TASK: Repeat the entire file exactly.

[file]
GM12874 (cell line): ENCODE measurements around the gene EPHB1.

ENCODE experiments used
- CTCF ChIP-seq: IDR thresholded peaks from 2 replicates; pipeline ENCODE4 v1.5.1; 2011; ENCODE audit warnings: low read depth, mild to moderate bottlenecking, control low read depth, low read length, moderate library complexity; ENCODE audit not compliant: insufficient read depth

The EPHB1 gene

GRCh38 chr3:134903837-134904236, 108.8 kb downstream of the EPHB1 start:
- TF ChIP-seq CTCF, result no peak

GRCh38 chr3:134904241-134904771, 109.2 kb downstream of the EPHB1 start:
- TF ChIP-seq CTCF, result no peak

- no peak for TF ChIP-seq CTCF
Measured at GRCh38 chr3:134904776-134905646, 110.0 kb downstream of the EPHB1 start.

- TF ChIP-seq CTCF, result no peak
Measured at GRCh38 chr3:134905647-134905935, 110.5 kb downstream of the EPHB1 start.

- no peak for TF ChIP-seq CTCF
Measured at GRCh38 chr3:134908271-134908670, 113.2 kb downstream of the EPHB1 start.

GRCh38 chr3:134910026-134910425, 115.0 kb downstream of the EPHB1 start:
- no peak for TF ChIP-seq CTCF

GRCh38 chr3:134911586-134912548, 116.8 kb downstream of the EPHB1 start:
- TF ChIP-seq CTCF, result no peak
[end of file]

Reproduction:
GM12874 (cell line): ENCODE measurements around the gene EPHB1.

ENCODE experiments used
- CTCF ChIP-seq: IDR thresholded peaks from 2 replicates; pipeline ENCODE4 v1.5.1; 2011; ENCODE audit warnings: low read depth, mild to moderate bottlenecking, control low read depth, low read length, moderate library complexity; ENCODE audit not compliant: insufficient read depth

The EPHB1 gene

GRCh38 chr3:134903837-134904236, 108.8 kb downstream of the EPHB1 start:
- TF ChIP-seq CTCF, result no peak

GRCh38 chr3:134904241-134904771, 109.2 kb downstream of the EPHB1 start:
- TF ChIP-seq CTCF, result no peak

- no peak for TF ChIP-seq CTCF
Measured at GRCh38 chr3:134904776-134905646, 110.0 kb downstream of the EPHB1 start.

- TF ChIP-seq CTCF, result no peak
Measured at GRCh38 chr3:134905647-134905935, 110.5 kb downstream of the EPHB1 start.

- no peak for TF ChIP-seq CTCF
Measured at GRCh38 chr3:134908271-134908670, 113.2 kb downstream of the EPHB1 start.

GRCh38 chr3:134910026-134910425, 115.0 kb downstream of the EPHB1 start:
- no peak for TF ChIP-seq CTCF

GRCh38 chr3:134911586-134912548, 116.8 kb downstream of the EPHB1 start:
- TF ChIP-seq CTCF, result no peak